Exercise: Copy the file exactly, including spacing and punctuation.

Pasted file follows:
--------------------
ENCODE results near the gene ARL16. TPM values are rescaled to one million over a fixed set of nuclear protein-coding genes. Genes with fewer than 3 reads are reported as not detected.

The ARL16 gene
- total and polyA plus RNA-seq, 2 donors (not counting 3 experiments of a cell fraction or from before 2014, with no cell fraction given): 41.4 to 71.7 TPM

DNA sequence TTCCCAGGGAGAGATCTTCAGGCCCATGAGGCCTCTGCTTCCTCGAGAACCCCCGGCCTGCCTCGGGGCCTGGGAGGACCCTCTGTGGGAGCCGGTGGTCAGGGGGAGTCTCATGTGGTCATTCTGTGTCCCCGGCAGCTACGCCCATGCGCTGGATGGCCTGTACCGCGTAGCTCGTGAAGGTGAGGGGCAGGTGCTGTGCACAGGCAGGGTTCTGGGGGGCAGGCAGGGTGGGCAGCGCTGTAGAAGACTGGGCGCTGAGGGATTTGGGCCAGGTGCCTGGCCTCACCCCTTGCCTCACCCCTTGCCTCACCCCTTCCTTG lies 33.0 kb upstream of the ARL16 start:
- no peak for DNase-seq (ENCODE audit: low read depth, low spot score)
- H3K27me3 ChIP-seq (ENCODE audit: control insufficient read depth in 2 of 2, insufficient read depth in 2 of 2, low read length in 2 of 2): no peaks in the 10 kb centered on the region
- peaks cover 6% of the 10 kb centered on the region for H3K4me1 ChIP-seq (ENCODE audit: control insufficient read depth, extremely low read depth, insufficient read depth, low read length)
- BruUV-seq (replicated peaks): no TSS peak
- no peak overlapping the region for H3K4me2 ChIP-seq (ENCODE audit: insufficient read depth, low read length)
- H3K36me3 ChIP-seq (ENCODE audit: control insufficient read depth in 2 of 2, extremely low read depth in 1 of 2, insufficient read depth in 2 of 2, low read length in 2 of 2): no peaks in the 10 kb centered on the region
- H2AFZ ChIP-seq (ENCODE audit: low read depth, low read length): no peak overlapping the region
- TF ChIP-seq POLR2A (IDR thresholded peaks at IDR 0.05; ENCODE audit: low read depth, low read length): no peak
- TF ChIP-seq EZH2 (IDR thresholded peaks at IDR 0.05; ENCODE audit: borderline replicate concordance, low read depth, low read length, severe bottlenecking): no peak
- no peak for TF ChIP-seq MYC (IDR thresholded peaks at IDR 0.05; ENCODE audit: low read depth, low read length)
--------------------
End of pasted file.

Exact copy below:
ENCODE results near the gene ARL16. TPM values are rescaled to one million over a fixed set of nuclear protein-coding genes. Genes with fewer than 3 reads are reported as not detected.

The ARL16 gene
- total and polyA plus RNA-seq, 2 donors (not counting 3 experiments of a cell fraction or from before 2014, with no cell fraction given): 41.4 to 71.7 TPM

DNA sequence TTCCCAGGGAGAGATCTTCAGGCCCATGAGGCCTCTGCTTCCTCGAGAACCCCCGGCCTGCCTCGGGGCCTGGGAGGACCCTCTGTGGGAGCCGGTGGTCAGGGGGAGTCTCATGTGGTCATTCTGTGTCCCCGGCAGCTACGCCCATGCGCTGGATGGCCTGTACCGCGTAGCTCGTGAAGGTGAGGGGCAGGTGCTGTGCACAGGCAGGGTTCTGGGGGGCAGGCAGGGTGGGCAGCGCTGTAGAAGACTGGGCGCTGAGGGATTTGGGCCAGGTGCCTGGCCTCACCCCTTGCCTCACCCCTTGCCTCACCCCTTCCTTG lies 33.0 kb upstream of the ARL16 start:
- no peak for DNase-seq (ENCODE audit: low read depth, low spot score)
- H3K27me3 ChIP-seq (ENCODE audit: control insufficient read depth in 2 of 2, insufficient read depth in 2 of 2, low read length in 2 of 2): no peaks in the 10 kb centered on the region
- peaks cover 6% of the 10 kb centered on the region for H3K4me1 ChIP-seq (ENCODE audit: control insufficient read depth, extremely low read depth, insufficient read depth, low read length)
- BruUV-seq (replicated peaks): no TSS peak
- no peak overlapping the region for H3K4me2 ChIP-seq (ENCODE audit: insufficient read depth, low read length)
- H3K36me3 ChIP-seq (ENCODE audit: control insufficient read depth in 2 of 2, extremely low read depth in 1 of 2, insufficient read depth in 2 of 2, low read length in 2 of 2): no peaks in the 10 kb centered on the region
- H2AFZ ChIP-seq (ENCODE audit: low read depth, low read length): no peak overlapping the region
- TF ChIP-seq POLR2A (IDR thresholded peaks at IDR 0.05; ENCODE audit: low read depth, low read length): no peak
- TF ChIP-seq EZH2 (IDR thresholded peaks at IDR 0.05; ENCODE audit: borderline replicate concordance, low read depth, low read length, severe bottlenecking): no peak
- no peak for TF ChIP-seq MYC (IDR thresholded peaks at IDR 0.05; ENCODE audit: low read depth, low read length)